Agnes grey

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“Agnes Grey” by Anne Bronte is a strongly autobiographical novel portraying the world of a governess in the mid-nineteen century and examining social manners and the lack of moral perceptions. Drawing on her own experience the author of this book tries to reveal the position of a young, educated girl who sets out into the world to take up the only respectable career open to her – that of governess. As a result, she is forced to confront repellent cruelty, materialism and other social ills. Such fundamentals of this impressive narrative prose suggest the reader the most important theme of the novel – the intricate world of a governess in the mid-nineteenth century.
The narrator, Agnes Grey, is the youngest daughter of a poor north country clergyman. She and her sister Mary are brought up in a strict seclusion and are educated at home by their highly accomplished mother. However, after a disastrous financial speculation, the family becomes impoverished. Agnes concerned for her family’s financial welfare and eager to expand her horizons, sets out into the world and makes her own way as a governess. She embarks on her venture with optimistic enthusiasm and faith of being successful. However, her dreams turn out to be a nightmare when she becomes a live-in governess with the Bloomfield family at Wellwood House, and is forced to live a spiritually miserable life, as well as to be the witness of low moral perceptions of distinct people.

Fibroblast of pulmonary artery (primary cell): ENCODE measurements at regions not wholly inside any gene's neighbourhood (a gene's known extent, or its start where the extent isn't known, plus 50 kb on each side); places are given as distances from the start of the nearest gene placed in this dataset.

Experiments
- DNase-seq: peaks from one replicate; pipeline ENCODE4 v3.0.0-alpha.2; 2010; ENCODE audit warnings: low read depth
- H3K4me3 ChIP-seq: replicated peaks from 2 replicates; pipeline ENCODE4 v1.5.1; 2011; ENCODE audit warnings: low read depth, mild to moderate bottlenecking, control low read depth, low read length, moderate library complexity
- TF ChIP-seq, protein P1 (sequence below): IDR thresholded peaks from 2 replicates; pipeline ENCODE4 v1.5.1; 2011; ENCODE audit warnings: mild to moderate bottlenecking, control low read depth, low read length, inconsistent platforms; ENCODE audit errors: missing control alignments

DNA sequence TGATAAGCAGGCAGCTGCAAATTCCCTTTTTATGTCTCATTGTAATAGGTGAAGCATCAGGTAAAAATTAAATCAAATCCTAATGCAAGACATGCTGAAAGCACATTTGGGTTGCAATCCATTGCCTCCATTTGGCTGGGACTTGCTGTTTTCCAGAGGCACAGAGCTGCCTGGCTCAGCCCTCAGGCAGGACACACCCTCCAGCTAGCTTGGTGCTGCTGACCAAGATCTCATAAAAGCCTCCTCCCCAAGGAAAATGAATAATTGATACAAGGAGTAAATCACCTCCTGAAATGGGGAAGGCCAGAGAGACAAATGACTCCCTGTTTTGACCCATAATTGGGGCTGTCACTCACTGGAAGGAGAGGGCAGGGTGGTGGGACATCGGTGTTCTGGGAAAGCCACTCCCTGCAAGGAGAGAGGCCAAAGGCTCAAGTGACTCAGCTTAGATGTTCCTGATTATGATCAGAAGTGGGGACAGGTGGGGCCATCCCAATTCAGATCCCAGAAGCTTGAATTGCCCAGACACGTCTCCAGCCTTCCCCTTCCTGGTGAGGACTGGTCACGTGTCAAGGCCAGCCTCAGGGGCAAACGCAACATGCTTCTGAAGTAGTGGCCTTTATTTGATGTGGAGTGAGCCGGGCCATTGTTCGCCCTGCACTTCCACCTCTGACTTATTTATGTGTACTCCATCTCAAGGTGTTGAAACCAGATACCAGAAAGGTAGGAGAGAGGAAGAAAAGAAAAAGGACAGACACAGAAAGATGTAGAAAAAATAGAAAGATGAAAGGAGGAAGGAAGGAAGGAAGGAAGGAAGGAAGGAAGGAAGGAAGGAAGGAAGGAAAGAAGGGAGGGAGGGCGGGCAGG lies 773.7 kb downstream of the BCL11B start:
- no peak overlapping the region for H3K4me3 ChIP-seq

First of all, she faces up the most unruly children one can imagine: “…they knew no shame; they scorned no authority <…> had no hearts…” (Bronte, 1998, p.39) Master Tom Bloomfield, Mary Ann and Fanny persistently disobey, defy, tease and torment their teacher. Moreover, Agnes is not empowered to inflict any punishment; her only weapons were “Patience, Firmness, and Perseverance” (Bronte, 1998, p. 22)
Children’s behavior with other people, especially with the inexperienced young governess, and...